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Guide HR: Nine tips for innovation

Innovation can be successfully harnessed on today’s farms. Here’s how

Some farmers seem to have a talent for developing new markets, new products, or new and better ways of getting things done. They innovate.

Is that talent something they were born with? More to the point, can your enterprise promote innovation and creativity? Does environment contribute to innovation, and can you, as a leader, support the creativity of the members of your farm team?

The research is very encouraging.

“I am not a creative person,” one farmer told me. Many people think the ability to innovate is something they were either born with or without. However, we now know that this is untrue.

Experts agree that certain conditions can increase the likelihood of innovation. As a leader, you can create these conditions by the way you challenge your team. Or you can do the opposite, creating an environment where your team will underperform for innovation.

Are you setting an example of emotional involvement and commitment to innovation?

Goran Ekvall, emeritus professor of organizational psychology at the University of Lund, has identified the key climatic factors that influence organizational creativity:

  1. Challenge: Are employees challenged, emotionally involved, and committed to work? Do they love their jobs and have realistic goals according to their abilities and knowledge? Tip: Ask them how they feel about their tasks. On a scale of 1-10, have them rate how interested they are in the work they do, and how capable they feel of doing those jobs.
  2. Freedom: Do you allow them flexibility, or do they have strict guidelines and roles, with no room to redefine their tasks? Tip: Be sure to adjust your supervision to their maturity and competence as workers. Be sure to give them some choice in their work, for example, in deciding when or how to do a task.
  3. Ideas and time: Do employees have time to think through new ideas? Do you allow time for innovation? Are there resources to try new ideas? Tip: Allocate time, money and equipment to support creative ideas. Ask what they need, and negotiate.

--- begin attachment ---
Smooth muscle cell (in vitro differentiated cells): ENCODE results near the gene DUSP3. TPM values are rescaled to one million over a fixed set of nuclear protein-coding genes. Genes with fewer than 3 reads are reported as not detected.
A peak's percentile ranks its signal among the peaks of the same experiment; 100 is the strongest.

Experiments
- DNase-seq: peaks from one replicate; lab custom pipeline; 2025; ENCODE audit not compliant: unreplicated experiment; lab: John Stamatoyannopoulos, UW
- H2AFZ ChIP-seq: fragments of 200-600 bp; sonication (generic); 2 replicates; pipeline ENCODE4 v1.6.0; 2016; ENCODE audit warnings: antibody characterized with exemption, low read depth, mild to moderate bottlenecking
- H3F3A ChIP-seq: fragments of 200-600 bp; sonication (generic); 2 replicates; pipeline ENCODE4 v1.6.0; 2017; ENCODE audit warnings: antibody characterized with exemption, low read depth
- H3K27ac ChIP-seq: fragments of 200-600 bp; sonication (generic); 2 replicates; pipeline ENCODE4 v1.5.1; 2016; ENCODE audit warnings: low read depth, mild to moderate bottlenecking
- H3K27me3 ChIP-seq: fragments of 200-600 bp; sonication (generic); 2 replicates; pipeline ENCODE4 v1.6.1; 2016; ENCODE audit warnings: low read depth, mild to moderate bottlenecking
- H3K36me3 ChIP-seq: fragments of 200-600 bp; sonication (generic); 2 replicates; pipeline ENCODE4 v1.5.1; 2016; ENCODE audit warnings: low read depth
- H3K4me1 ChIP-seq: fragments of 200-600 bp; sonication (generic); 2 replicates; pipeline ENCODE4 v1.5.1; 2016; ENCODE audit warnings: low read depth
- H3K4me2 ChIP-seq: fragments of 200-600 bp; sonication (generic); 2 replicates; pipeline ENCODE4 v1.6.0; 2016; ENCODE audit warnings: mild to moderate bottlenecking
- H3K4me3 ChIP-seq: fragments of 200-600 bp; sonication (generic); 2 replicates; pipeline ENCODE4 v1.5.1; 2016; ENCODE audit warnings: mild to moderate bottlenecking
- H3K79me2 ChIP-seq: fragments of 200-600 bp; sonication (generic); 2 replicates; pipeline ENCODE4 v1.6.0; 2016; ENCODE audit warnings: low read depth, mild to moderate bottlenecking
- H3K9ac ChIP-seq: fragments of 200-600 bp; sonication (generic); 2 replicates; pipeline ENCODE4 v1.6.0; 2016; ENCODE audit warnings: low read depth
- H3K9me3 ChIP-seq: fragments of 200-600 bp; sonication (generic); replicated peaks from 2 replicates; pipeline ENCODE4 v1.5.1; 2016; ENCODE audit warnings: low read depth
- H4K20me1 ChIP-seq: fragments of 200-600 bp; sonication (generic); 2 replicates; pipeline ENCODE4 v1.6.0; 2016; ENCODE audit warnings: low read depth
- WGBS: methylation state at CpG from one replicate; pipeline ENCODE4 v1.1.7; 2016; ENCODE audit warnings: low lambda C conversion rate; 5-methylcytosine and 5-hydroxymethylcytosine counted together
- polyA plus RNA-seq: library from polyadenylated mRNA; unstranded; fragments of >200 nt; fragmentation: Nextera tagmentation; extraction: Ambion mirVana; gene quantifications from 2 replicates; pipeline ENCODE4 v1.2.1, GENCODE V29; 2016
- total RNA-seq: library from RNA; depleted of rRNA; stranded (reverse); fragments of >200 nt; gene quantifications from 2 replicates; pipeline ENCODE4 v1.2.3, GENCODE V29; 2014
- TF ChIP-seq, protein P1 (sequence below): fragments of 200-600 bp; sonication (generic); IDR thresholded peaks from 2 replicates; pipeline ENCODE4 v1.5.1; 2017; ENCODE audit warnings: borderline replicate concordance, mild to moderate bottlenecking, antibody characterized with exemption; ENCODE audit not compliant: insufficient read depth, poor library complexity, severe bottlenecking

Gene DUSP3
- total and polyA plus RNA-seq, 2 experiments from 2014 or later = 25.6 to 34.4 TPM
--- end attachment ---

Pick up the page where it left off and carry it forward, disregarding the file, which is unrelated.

4. Dynamism, or the eventfulness of life in the organization: Do you celebrate together? Tip: Find occasions to celebrate. Ask your employees what events they would like to celebrate. Ask them to organize those events.
  5. Trust and openness: Do people feel safe speaking their minds and offering different points of view? As a leader, do you react with openness and interest? Tip: You don’t have to accept every idea, but be sure to listen with openness and encourage people to suggest new perspectives.
  6. Playfulness and humour: Is the environment relaxed? Does your team have fun and make jokes sometimes? Do you laugh as a group, or does it always have to be serious? Tip: Promote a little bit of fun. It will stimulate a more creative atmosphere.
  7. Conflicts: Do you have a way to solve conflicts as they arise? Are plots, traps, power struggles, slander, or gossip common? Or are relationships more mature, able to deal effectively with diversity? Tip: As a leader, be sure to manage conflict properly, in a constructive way. Develop a win-win culture. Don’t let conflict remain unresolved.
  8. Debate: Is it all right to express disagreement and to have lively debates about issues, or do we always have to think the same way? Tip: Promote a culture of, “let’s talk about it” and, “tell me what you think.” Be sure to encourage employees to play the devil’s advocate.
  9. Risk-taking: Is it okay to fail? What happens if new ideas don’t work? Are the employees blamed? Are you able to take a calculated risk? Tip: Don’t penalize failed ideas. Instead, use them as jumping-off points for the next innovation.

Innovation-friendly climates are not accidental. Creativity cannot emerge without time or resources. Nor can it emerge when a person is too stressed or afraid of the consequences.

What about incentives, like monetary rewards for new ideas? Such approaches are risky and difficult to evaluate. Moreover, creativity does not appear on command at the promise of money. However, a leader can provide the right conditions for innovation.

So, if you want your team to generate unique ideas, first you must establish the right conditions. It is like preparation for reaping a bountiful harvest; you must “sow the right seeds in a rich soil and fertilize well.”

About the author

Columnist

Pierrette Desrosiers, MPS, CRHA is a work psychologist, professional speaker, coach and author who specializes in the agricultural industry. She comes from a family of farmers and she and her husband have farmed for more than 25 years (www.pierrettedesrosiers.com).

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